Do you have a great idea for a startup but don’t have the money to get it started? Well, don’t let that stop you! Now is a great time to start your own business. Commercial banks may have cut down on lending to small businesses that need capital, but there are a number of places that you can turn to for much needed funding for your business idea. First, you need to get over the fear of starting your own business.
Once you’ve decided to take the plunge, here are 6 places that you can turn to in order to fund your small business:
1. Family and Friends
Getting an investment from family and friends is often the cheapest source of capital. There are plenty of cases in the history of successful businessmen and women who started their businesses with the financial backing of family members and close friends. Warren Buffett started a multibillion dollar business with investments from his family members. Todd Greene of HeadBlade started a multimillion dollar razor blade company with $150,000 in startup capital from his friends and family. Be aware that we don’t necessarily advocate this to be your first option, because it can often complicate the relationship you have with that person if they end up losing money from your business venture. There are some potential consequences that support the argument why you should not borrow money from friends or family.
2. Small Business Administration
If you are looking for a loan, check out the Small Business Administration. The Small Business Administration is the largest backer of businesses in the United States. The SBA does not directly lend money to businesses but acts as the guarantor for loans to businesses. Banks will take a chance on a small business if the SBA guarantees the loan in case of a potential default. The SBA can also help you create your business plan, financial statements, and all other documents needed to secure financing.
3. Venture Capitalists
Do you have a great idea for a company like Facebook, Google, or eBay? If so, then contact a venture capitalist. Venture capitalists love to fund innovative startups with high growth potential. Venture capitalists inject seed capital into the business and look to get paid off later when the business begins generating profits. The seed capital is often pooled money from various businesses and investors. One of the great things about using venture capital is that many times you can retain full ownership interests.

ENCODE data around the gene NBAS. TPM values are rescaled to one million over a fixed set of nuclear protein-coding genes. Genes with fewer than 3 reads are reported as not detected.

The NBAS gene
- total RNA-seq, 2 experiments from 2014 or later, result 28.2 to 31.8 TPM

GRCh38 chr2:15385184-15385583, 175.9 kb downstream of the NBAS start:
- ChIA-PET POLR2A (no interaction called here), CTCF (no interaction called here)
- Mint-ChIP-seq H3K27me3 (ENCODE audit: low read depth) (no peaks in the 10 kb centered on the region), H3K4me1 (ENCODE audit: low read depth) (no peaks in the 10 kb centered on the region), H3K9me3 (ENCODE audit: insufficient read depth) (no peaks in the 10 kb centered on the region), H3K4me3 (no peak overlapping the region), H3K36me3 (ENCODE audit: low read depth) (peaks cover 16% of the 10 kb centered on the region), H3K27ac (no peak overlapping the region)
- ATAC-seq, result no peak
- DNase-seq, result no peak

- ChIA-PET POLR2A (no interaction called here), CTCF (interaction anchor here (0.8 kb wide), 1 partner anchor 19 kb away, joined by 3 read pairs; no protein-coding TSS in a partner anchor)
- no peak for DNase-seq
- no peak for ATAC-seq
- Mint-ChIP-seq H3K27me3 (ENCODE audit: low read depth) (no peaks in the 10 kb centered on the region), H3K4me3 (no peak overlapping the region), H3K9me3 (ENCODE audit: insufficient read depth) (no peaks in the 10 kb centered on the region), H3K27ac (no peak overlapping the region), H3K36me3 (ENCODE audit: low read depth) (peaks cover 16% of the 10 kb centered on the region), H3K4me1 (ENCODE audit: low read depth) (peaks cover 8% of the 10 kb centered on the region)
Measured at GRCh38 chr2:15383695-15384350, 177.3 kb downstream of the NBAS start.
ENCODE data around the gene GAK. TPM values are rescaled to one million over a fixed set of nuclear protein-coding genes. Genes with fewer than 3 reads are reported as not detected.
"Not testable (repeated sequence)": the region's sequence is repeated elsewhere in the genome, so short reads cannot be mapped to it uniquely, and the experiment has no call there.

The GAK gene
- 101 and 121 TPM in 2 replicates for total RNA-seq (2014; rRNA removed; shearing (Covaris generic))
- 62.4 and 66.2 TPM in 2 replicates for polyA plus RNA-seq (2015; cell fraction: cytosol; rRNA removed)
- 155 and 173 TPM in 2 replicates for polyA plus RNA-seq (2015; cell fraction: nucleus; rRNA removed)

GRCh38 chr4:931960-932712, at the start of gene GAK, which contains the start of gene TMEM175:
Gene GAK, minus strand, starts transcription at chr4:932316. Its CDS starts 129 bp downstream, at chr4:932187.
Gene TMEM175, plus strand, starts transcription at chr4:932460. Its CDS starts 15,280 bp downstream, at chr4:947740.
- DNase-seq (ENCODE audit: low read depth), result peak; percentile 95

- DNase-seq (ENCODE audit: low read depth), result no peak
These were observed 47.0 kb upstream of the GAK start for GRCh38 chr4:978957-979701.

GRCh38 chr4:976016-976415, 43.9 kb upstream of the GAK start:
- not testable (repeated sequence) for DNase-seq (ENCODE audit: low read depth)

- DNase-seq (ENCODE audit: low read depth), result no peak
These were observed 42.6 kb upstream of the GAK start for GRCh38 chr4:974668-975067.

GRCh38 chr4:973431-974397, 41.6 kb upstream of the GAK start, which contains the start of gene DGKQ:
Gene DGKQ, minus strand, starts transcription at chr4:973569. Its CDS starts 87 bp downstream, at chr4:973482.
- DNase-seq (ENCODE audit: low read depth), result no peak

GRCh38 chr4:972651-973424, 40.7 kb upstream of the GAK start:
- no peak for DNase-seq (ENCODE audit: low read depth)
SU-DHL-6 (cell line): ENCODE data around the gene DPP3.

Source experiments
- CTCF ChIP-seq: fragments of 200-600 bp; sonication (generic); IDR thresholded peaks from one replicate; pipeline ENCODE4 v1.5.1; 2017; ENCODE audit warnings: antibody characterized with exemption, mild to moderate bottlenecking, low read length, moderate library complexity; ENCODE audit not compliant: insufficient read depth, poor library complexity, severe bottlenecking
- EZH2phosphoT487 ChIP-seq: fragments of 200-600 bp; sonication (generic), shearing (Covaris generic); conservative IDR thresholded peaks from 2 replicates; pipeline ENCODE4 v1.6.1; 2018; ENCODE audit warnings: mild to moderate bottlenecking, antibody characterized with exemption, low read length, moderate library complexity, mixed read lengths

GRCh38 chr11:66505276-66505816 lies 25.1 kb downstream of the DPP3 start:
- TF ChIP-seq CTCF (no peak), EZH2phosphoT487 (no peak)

4. Angel Investors
Angel investors provide a similar function to venture capitalists except that they invest their own money. An angel investor is either a specific company or an individual that uses their own capital to fund your venture. Since angel investors are harboring all of the risks themselves, they are more likely to ask for an ownership interest. Angel investors can meet a wide range of funding needs from a few thousand dollars to hundreds of millions of dollars.
5. Credit Unions
Is there any service that a credit union does not provide? Credit unions are a great place to look for business loan financing. Credit unions are always interested in funding small businesses that will directly impact the surrounding community and their field of membership. Credit unions are known for offering the most competitive loan rates in the financial industry.
6. Community Banks
Your big commercial bank may be cutting back on small business loans due to default fears but community banks are not. Community banks are one of the few places in the banking industry that small business owners can still turn to for capital. Most community banks did not leverage themselves to death like their big banking brethren and thus have more money available to lend. Community banks are one of the few places where you can still go and develop a close relationship with your local banker.
(Photo credit: Shashibellamkonda)